Hookah Ban: Karnataka Takes a Bold Step to Protect Public Health and Youth

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The Karnataka government has announced a statewide ban on the use and sale of hookah products, both tobacco and non-tobacco, at public places with immediate effect. The decision, which was made on Wednesday, aims to safeguard the health of its citizens and prevent the spread of tobacco-related diseases and addiction among the youth.

What is Hookah and Why is it Harmful?

Hookah, also known as shisha, narghile, or water pipe, is a device that heats up a mixture of tobacco, molasses, and flavouring agents, and passes the smoke through water before inhaling it. Hookah is often perceived as a safer alternative to cigarettes, but in reality, it poses several health risks. According to the World Health Organization (WHO), hookah smoking can cause:

  • Lung cancer, chronic bronchitis, and other respiratory diseases
  • Oral cancer, gum disease, and tooth decay
  • Cardiovascular diseases, such as high blood pressure, heart attack, and stroke
  • Infectious diseases, such as tuberculosis, hepatitis, and herpes, due to sharing of mouthpieces
  • Nicotine dependence and addiction, especially among young people

Hookah smoking can also expose non-smokers to secondhand smoke, which can have harmful effects on their health. The WHO estimates that hookah smokers and those around them can inhale as much smoke as from 100 or more cigarettes during a typical one-hour session.

Why Did Karnataka Ban Hookah?

The Karnataka government decided to ban hookah after considering the alarming data from various sources, such as the WHO Global Adult Tobacco Survey-2016-17 (GATS-2), which states that 22.8 per cent of adults in Karnataka use tobacco, with 8.8 per cent being smokers. The report also reveals that 23.9 per cent of adults are exposed to secondhand smoke in public places, demonstrating the pervasive risk of tobacco consumption in the state.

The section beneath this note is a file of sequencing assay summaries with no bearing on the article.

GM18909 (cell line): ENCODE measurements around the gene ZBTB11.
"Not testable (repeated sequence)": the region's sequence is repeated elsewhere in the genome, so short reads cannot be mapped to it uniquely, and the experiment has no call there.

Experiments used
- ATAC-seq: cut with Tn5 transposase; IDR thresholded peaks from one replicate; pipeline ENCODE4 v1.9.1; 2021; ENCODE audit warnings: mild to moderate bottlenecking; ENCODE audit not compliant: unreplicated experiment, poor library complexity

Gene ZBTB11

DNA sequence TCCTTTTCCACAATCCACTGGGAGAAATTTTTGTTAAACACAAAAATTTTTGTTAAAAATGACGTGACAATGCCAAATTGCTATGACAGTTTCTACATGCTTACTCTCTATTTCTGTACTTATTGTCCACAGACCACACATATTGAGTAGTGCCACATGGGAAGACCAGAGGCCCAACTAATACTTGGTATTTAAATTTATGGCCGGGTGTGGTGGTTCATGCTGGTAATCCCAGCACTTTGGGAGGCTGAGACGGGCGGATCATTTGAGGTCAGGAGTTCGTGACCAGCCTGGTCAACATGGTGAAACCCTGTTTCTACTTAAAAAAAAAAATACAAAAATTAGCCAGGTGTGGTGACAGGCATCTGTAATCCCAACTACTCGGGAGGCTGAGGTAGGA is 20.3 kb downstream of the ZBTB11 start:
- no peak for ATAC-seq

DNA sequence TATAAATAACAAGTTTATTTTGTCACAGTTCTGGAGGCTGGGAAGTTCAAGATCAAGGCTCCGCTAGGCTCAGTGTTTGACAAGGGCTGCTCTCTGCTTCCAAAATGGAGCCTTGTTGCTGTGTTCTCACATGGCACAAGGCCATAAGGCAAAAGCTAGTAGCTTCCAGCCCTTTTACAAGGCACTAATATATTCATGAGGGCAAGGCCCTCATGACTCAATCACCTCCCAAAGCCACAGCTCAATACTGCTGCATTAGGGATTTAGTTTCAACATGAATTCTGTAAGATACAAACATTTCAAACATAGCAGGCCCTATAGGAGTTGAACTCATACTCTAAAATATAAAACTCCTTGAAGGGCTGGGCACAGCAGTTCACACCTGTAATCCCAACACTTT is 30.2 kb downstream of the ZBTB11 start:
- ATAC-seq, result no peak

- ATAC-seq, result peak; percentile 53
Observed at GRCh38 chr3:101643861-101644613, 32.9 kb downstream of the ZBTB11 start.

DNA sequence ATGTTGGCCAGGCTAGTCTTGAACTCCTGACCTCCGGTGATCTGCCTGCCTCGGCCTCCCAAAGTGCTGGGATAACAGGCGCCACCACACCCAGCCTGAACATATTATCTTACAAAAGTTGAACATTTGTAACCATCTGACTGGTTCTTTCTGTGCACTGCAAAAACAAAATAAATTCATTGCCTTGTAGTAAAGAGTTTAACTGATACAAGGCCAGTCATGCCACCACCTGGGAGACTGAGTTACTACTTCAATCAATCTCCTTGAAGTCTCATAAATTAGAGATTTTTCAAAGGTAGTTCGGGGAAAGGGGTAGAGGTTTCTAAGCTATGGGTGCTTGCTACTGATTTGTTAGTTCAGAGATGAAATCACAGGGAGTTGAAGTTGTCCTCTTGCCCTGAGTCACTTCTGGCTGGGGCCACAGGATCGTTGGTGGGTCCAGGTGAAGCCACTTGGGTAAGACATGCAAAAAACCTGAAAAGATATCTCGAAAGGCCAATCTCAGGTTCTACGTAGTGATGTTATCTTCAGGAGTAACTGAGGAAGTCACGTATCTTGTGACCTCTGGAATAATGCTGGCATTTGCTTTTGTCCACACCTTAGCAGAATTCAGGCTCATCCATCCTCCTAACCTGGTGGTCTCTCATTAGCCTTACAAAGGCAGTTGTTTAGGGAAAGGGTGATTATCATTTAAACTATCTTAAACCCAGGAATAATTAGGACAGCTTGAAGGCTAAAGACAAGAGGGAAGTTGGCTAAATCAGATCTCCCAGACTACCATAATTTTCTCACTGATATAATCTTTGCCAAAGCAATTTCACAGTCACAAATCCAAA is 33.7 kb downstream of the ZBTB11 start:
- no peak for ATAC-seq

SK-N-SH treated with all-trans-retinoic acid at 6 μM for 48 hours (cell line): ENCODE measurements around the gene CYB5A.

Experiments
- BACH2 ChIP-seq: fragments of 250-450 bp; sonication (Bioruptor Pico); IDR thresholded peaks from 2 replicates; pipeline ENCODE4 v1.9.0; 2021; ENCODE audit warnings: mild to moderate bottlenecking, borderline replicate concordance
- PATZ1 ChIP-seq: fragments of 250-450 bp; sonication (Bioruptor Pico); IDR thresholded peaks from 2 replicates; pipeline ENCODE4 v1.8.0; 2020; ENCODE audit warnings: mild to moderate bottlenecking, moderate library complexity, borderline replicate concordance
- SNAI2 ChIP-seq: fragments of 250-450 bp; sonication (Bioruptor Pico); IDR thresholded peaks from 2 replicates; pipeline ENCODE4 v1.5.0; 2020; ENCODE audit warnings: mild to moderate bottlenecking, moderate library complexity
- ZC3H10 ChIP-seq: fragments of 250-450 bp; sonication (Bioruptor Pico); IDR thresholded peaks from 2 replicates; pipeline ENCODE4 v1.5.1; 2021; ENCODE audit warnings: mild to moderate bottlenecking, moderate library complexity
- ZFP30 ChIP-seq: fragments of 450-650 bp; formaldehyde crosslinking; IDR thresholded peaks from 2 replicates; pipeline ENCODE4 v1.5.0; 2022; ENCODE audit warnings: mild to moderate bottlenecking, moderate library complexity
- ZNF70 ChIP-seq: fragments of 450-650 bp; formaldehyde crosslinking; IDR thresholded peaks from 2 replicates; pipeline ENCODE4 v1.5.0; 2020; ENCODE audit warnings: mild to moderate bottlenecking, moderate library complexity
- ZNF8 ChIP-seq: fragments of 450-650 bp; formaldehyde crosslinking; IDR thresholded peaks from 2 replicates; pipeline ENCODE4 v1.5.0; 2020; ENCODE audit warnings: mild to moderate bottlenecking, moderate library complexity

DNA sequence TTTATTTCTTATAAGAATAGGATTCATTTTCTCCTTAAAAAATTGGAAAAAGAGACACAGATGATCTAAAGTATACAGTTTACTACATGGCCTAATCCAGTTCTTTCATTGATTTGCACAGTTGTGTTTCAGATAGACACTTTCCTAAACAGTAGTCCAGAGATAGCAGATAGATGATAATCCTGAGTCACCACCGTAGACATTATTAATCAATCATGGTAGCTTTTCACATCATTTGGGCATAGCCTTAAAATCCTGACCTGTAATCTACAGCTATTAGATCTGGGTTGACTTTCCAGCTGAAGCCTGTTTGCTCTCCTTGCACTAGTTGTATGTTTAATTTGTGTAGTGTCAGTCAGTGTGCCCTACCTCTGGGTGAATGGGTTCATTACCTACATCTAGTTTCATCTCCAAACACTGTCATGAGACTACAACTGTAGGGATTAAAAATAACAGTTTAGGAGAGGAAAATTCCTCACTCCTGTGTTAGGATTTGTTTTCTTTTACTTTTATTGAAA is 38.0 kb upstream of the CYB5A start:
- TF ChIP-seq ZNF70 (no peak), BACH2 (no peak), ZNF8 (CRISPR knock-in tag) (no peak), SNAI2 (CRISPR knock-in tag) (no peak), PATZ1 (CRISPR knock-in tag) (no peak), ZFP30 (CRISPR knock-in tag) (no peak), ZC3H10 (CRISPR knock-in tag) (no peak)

Hookah Ban

The ban also addresses the illegal operation of numerous hookah bars in Karnataka, particularly those close to educational institutions. The health department noted that hookah bars violate several legal provisions, such as the Cigarettes and Other Tobacco Products Act (COTPA) 2003, the Juvenile Justice Act, 2015, the Food Safety and Standards Act, 2006, and the Narcotic Drugs and Psychotropic Substances Act, 1985. The ban prohibits the sale of hookah and related ingredients, advertising for the same, and promoting the business.

The health minister of Karnataka, Dinesh Gundu Rao, said that the ban is a bold step to protect the health of the people and the youth of the state. He said that hookah smoking is equivalent to smoking 20-40 cigarettes in a single session, and can lead to various diseases and addiction. He also said that the state government is committed to taking care of the health of its citizens and to eliminate health hazards.

How Will the Ban be Implemented and Enforced?

The ban on hookah will be implemented and enforced by the district authorities, the police, and the health officials, under the supervision of the deputy commissioners. The health department has issued a circular to all the district authorities, directing them to take necessary action to implement the ban. The circular also states that any violation of the ban will attract legal action under the relevant laws.

The ban on hookah is expected to have a positive impact on the public health and safety of the state, as well as on the environment. The ban will also help in reducing the burden of tobacco-related diseases and deaths, which cost the state exchequer around Rs. 13,000 crore annually, according to a study by the Institute for Health Metrics and Evaluation (IHME).

The ban on hookah is also in line with the national and global efforts to curb tobacco use and promote a tobacco-free society. The ban is supported by various civil society organizations, health experts, and anti-tobacco activists, who have welcomed the move and urged other states to follow suit.

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